When Be Thou My Vision flashed across the screen of Anderson Auditorium, I gasped and whispered to my friends, “I actually know this one!” Coming from a loosely-religious family, most of the songs we’d sung throughout Montreat College Conference were unfamiliar to me. In fact, basically everything about Montreat was unfamiliar to me. Unlike all the kids who filed into the auditorium and ran to embrace old friends, excited to be back in their second home, I had never experienced anything like this. Despite having gone to a Presbyterian church for much of my childhood, I had never even heard of Montreat until I came to Ukirk. Needless to say, the first night of the conference was somewhat jarring for me. It was a warm, welcoming atmosphere – and yet, I couldn’t suppress the feeling that I was on the outside looking in. So hearing that old Irish hymn was comforting. I’d grown up with Van Morrison’s 1990 cover, and the song was a much-needed reminder that I did belong here.
Over the course of the conference, I realized more and more that these were my people. One thing I love about the Presbyterian church is the openness with which we talk about real-world issues and social justice. Being surrounded by real dialogue for days at a time was such an eye-opening and constructive experience. I’d say that my biggest takeaway was regarding the idea of doing God’s work, and finding your calling helping others. I’ve always been motivated to do some kind of service, and I’m prone to getting carried away with the idea of leaving behind all my material belongings and moving to a third-world country to educate orphans or something. Whenever I hear stories like that of our first keynote speaker, Rev. Rick Ufford-Chase, who dedicated years of his life to bringing water to immigrants in the deadliest deserts of the border, I can’t help but feel like I need to do the same thing.
But inevitably I come crashing back to reality. Even though I desperately want my life to have that kind of selfless purpose, I’m the kind of girl who gets upset when they don’t have my favorite bagel at Starbucks. I’m probably not cut out for toiling in the desert. I grappled with these thoughts, trying to reconcile my own limits with the call to service. But I started to make sense of it during my critical conversation group, which was led by David Lamotte. He talked more about doing God’s work, and explained that it doesn’t always have to be something so dramatic. It could simply be doing what you enjoy – in his case, making music. This stuck with me during the workshop I attended later, where we talked about hip-hop artists like Chance the Rapper and J. Cole who use their music as a form of spiritual expression. But what finally solidified this idea for me was the final keynote speech by Becca Stevens. Being from Nashville, I’ve seen the impact Thistle Farms has had on our community. I’ve admired her for so long, but I could not have anticipated the awe I would feel when she spoke. She was courageous, selfless, and surprisingly hilarious. Here is someone, I thought, who is not only doing God’s work but finding joy in it. She perfectly exemplifies the kind of Christian woman I want to be, and showed me that finding your calling and finding happiness go hand-in-hand.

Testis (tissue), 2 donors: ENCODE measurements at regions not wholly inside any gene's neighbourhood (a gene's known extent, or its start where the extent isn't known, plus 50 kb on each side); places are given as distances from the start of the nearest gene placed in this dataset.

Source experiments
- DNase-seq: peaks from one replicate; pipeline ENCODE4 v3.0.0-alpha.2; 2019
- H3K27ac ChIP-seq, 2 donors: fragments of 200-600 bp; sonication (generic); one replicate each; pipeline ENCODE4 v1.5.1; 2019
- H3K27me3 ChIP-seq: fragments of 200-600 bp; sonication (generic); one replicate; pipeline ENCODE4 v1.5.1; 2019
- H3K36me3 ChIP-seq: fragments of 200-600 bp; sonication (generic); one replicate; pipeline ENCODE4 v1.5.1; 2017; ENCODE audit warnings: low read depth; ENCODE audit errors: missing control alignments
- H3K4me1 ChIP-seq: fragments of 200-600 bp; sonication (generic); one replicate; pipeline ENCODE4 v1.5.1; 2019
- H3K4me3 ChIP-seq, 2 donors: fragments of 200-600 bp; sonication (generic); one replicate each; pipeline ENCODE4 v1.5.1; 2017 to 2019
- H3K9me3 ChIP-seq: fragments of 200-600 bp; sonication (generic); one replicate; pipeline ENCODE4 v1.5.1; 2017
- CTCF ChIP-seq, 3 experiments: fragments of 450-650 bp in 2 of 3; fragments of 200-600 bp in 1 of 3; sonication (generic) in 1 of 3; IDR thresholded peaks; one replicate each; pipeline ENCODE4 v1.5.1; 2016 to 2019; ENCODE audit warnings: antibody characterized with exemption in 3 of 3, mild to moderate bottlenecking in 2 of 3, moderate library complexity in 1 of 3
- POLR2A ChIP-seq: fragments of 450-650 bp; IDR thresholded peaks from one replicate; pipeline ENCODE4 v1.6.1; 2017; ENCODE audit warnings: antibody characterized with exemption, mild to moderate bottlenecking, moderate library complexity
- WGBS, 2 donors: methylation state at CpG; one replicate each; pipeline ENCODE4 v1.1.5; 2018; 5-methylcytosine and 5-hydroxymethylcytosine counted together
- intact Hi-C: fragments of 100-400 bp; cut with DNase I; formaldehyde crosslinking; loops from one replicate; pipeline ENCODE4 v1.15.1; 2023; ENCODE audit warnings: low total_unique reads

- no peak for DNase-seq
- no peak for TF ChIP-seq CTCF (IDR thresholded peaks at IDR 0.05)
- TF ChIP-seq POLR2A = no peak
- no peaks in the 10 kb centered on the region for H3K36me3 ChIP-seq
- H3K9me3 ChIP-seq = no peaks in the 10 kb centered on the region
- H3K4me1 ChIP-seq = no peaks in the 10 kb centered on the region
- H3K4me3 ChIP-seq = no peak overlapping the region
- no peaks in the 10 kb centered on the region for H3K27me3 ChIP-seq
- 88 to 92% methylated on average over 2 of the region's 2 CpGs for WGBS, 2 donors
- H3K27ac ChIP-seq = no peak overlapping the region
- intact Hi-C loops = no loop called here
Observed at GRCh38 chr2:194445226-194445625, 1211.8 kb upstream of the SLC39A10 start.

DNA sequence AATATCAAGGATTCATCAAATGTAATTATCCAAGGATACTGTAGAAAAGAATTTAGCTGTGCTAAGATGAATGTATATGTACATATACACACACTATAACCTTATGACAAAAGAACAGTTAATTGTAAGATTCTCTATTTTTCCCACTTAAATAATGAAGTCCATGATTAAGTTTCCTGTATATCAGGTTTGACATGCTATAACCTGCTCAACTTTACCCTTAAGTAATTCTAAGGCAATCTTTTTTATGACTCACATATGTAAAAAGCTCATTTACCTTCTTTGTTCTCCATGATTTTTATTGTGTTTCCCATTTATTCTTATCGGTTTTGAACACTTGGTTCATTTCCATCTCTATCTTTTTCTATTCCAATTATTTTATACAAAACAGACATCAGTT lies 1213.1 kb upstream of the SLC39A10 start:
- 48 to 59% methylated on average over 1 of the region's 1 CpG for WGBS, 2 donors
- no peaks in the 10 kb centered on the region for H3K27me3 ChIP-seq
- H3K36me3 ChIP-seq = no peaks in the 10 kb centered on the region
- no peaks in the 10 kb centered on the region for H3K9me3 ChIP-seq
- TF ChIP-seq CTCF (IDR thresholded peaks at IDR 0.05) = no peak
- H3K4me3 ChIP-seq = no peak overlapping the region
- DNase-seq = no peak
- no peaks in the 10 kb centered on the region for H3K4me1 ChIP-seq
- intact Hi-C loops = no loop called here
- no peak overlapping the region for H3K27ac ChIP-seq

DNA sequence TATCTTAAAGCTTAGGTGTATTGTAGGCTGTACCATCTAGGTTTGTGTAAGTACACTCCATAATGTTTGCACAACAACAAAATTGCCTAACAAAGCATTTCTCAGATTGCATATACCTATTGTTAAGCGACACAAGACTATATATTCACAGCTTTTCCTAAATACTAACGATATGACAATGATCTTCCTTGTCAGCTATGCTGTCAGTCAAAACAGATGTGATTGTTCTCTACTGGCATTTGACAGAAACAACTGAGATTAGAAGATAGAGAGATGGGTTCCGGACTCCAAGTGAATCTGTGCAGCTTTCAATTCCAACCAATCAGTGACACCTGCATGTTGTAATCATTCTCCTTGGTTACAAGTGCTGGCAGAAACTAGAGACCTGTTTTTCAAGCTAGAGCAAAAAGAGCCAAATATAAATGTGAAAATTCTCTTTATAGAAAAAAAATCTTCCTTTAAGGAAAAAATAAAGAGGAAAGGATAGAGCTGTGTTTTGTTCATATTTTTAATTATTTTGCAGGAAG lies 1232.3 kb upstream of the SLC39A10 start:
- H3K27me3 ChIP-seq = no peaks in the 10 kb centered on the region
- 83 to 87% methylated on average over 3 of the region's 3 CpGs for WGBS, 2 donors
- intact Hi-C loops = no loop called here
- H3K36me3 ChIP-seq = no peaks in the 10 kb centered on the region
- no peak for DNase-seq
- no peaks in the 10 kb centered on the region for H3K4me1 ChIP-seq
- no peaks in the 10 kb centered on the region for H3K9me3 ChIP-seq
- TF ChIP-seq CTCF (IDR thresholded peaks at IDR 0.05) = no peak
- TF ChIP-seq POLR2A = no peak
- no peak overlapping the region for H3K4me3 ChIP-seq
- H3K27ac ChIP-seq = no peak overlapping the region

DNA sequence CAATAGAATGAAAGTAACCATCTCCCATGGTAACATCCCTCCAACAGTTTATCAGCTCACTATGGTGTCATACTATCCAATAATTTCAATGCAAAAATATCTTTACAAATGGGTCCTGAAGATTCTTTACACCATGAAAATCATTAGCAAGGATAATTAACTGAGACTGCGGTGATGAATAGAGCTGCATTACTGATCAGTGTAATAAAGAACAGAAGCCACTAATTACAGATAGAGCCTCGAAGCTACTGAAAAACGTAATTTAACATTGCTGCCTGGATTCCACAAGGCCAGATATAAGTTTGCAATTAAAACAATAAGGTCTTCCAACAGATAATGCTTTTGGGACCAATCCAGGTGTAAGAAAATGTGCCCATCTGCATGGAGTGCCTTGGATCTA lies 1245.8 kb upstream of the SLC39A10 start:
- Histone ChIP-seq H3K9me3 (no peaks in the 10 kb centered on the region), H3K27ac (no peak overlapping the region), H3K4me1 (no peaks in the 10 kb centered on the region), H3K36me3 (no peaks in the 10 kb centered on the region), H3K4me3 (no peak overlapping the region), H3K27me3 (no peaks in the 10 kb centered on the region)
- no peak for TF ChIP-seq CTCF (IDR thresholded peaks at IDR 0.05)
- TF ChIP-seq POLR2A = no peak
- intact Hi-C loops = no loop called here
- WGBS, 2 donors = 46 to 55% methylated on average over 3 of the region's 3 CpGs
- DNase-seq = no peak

But of all the important lessons I learned at Montreat, the most powerful was in the quiet moments. Giggling in the aisles of the Black Mountain grocery store with my friends, or playing intense games of Clue in the house. Celebrating a birthday. Eating so many slices of My Father’s Pizza. All of us gathered around the cozy living room listening to our co-moderator Jan Edmiston tell stories. It was funny, in those peaceful hours I didn’t feel like I was with friends and acquaintances. It actually felt like family, like having a bunch of brothers and sisters. So if I were to sum up what I learned at Montreat in one sentence, it would be this:
I, too, was home.
Sophomore English Major
The University of Tennessee, Knoxville